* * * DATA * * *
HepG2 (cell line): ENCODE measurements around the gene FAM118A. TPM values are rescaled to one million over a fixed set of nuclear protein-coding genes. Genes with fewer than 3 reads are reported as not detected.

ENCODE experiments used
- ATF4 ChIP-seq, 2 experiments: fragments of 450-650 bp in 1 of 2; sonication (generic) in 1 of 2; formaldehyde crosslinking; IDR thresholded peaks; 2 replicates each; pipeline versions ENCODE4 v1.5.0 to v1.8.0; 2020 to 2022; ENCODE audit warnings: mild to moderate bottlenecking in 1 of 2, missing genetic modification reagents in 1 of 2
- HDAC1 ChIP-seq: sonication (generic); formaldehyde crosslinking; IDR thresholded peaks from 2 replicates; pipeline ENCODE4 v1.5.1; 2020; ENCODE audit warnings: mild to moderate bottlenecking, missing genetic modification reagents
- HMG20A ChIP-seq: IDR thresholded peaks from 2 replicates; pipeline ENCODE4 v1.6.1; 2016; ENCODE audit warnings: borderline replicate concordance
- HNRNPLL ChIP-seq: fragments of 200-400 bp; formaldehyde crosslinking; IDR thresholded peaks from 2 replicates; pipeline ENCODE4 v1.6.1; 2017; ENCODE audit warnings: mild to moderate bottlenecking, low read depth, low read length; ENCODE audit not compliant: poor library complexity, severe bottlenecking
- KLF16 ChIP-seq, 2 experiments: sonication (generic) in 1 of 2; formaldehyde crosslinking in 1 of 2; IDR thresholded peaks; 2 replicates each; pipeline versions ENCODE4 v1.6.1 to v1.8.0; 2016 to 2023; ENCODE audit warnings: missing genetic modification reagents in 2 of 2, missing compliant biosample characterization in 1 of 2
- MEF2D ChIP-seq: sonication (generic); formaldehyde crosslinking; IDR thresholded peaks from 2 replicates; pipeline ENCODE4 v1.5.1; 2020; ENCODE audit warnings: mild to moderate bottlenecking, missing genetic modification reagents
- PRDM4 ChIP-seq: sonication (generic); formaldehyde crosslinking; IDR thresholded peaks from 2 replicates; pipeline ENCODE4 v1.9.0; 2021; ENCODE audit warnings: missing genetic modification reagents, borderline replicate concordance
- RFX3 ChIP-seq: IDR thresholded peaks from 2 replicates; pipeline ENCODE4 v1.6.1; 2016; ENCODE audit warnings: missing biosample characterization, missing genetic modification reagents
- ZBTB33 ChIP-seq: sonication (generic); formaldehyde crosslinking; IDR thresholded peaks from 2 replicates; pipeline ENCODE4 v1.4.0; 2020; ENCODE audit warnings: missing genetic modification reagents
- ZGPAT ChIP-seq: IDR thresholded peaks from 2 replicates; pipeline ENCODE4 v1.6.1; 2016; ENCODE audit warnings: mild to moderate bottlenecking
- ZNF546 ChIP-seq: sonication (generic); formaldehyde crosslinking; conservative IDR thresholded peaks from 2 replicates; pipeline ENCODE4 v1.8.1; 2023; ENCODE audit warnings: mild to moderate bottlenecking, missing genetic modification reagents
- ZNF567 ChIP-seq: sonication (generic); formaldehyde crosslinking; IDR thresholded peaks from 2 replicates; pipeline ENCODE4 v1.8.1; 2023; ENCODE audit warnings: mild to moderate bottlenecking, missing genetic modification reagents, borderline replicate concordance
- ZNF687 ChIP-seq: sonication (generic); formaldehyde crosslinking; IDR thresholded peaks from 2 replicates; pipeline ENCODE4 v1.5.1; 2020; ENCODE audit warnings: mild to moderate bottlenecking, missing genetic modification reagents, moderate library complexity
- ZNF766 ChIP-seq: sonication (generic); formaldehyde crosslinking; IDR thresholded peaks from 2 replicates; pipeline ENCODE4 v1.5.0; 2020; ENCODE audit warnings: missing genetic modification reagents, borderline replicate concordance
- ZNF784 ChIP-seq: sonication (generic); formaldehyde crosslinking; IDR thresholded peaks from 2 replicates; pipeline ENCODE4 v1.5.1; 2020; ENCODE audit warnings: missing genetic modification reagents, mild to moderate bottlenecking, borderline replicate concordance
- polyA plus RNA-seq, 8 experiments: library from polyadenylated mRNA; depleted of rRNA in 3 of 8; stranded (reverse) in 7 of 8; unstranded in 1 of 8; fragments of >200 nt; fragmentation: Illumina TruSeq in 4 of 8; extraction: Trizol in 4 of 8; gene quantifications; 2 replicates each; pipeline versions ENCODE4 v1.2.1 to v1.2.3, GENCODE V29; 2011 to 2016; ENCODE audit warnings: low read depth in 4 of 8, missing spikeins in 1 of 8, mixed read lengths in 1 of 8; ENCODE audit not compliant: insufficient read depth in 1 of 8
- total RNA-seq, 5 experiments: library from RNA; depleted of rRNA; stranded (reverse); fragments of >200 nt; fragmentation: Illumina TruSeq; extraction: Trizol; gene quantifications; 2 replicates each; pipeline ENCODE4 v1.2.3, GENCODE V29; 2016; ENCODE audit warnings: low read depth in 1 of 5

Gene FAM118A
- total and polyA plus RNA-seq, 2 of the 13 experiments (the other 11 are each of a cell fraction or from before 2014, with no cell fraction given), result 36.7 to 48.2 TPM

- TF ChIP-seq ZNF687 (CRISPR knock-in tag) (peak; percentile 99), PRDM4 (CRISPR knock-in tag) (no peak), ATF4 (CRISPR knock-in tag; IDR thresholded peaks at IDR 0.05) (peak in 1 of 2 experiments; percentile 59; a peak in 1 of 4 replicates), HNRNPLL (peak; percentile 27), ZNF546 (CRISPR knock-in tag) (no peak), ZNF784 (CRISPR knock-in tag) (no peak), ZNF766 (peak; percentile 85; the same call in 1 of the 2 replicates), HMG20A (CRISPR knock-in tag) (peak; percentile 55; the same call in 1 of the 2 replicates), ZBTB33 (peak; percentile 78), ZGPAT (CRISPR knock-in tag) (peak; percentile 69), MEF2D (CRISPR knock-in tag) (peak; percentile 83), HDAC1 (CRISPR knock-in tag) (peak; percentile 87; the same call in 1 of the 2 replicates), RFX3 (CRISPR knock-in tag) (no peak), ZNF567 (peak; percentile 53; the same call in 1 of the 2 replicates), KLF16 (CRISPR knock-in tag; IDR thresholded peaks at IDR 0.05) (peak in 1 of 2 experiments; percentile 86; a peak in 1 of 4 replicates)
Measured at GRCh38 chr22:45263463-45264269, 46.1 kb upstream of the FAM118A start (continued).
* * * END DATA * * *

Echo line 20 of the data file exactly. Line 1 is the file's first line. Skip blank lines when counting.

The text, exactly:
Gene FAM118A